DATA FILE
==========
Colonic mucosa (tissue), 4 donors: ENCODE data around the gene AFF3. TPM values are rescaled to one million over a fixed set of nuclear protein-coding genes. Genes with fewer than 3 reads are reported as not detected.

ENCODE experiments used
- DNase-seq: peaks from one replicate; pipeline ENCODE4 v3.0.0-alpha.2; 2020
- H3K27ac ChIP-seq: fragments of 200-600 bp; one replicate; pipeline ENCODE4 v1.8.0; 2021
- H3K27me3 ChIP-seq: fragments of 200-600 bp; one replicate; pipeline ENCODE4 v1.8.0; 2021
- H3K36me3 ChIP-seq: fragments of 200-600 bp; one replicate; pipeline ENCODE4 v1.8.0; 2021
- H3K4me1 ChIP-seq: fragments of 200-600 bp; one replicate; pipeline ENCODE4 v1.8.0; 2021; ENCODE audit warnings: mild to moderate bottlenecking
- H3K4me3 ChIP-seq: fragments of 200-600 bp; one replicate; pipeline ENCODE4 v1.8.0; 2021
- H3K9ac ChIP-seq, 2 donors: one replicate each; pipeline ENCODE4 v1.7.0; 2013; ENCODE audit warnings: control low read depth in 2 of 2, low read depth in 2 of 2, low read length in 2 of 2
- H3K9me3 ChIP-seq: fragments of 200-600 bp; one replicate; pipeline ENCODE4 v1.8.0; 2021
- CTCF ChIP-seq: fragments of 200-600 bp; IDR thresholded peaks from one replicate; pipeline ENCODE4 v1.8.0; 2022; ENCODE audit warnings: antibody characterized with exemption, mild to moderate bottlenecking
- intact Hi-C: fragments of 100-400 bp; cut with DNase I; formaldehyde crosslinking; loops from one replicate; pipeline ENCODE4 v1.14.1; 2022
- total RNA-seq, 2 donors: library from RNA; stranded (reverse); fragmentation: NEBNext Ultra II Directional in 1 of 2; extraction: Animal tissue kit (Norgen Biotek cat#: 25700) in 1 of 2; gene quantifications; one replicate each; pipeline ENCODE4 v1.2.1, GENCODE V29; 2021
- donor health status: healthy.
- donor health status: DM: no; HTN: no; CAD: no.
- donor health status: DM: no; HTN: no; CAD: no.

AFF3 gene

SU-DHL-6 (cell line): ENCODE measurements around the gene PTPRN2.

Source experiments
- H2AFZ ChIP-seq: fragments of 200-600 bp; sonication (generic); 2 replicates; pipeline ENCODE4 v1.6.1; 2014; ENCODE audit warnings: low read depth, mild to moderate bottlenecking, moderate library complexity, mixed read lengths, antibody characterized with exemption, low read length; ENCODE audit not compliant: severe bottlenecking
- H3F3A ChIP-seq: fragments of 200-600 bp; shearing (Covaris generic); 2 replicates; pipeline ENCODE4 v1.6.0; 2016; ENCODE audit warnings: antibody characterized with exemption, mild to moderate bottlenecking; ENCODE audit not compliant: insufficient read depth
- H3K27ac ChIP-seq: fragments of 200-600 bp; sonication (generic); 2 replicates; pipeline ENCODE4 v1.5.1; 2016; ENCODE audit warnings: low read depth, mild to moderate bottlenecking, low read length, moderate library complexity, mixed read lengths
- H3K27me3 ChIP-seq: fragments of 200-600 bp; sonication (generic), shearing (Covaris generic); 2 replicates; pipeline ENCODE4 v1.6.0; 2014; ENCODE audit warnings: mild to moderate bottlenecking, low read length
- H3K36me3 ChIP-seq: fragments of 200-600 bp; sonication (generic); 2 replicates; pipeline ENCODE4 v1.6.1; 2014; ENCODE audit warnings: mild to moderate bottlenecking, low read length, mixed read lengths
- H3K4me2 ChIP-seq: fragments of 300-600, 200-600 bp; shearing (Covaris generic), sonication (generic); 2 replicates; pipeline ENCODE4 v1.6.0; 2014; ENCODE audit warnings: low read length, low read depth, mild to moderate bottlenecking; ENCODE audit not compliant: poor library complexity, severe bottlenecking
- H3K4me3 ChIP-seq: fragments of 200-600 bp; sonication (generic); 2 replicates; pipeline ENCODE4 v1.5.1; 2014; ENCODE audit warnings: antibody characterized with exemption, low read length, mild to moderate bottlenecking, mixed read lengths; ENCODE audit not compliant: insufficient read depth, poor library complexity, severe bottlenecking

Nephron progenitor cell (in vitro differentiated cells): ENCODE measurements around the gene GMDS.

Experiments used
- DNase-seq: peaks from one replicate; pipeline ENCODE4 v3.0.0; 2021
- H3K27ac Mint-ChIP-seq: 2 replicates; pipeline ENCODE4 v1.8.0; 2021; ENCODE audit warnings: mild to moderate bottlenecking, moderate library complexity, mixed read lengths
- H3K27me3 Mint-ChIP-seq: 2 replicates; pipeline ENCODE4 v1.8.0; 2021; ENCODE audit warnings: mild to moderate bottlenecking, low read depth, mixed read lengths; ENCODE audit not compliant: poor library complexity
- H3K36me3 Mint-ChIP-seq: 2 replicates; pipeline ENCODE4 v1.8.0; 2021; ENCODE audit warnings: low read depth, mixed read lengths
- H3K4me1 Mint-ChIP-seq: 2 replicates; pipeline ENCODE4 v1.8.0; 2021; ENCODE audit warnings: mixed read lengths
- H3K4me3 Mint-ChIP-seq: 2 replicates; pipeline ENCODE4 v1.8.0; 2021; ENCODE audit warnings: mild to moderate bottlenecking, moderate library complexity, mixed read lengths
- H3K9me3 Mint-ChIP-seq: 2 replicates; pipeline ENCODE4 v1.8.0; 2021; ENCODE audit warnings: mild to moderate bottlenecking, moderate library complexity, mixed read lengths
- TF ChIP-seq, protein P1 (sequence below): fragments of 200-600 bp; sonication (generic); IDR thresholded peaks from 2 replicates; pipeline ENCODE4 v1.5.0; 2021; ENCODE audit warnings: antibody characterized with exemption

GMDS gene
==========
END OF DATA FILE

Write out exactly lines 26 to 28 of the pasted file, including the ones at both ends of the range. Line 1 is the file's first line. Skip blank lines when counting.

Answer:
- H3K4me3 ChIP-seq: fragments of 200-600 bp; sonication (generic); 2 replicates; pipeline ENCODE4 v1.5.1; 2014; ENCODE audit warnings: antibody characterized with exemption, low read length, mild to moderate bottlenecking, mixed read lengths; ENCODE audit not compliant: insufficient read depth, poor library complexity, severe bottlenecking

Nephron progenitor cell (in vitro differentiated cells): ENCODE measurements around the gene GMDS.

Experiments used